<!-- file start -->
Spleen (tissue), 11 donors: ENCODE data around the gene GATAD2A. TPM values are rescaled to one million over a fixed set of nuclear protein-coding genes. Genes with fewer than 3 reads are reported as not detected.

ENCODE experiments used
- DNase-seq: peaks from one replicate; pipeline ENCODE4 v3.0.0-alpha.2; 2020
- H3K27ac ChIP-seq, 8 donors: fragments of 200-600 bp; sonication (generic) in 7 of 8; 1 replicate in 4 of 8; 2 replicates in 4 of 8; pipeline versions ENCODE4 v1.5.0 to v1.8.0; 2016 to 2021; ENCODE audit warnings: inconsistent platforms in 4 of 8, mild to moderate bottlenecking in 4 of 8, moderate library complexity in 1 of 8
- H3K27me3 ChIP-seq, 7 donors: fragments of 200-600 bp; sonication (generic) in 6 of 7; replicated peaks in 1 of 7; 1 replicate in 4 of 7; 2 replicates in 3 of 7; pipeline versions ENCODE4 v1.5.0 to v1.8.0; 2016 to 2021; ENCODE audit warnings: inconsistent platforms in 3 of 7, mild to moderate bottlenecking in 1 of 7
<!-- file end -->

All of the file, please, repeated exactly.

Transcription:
Spleen (tissue), 11 donors: ENCODE data around the gene GATAD2A. TPM values are rescaled to one million over a fixed set of nuclear protein-coding genes. Genes with fewer than 3 reads are reported as not detected.

ENCODE experiments used
- DNase-seq: peaks from one replicate; pipeline ENCODE4 v3.0.0-alpha.2; 2020
- H3K27ac ChIP-seq, 8 donors: fragments of 200-600 bp; sonication (generic) in 7 of 8; 1 replicate in 4 of 8; 2 replicates in 4 of 8; pipeline versions ENCODE4 v1.5.0 to v1.8.0; 2016 to 2021; ENCODE audit warnings: inconsistent platforms in 4 of 8, mild to moderate bottlenecking in 4 of 8, moderate library complexity in 1 of 8
- H3K27me3 ChIP-seq, 7 donors: fragments of 200-600 bp; sonication (generic) in 6 of 7; replicated peaks in 1 of 7; 1 replicate in 4 of 7; 2 replicates in 3 of 7; pipeline versions ENCODE4 v1.5.0 to v1.8.0; 2016 to 2021; ENCODE audit warnings: inconsistent platforms in 3 of 7, mild to moderate bottlenecking in 1 of 7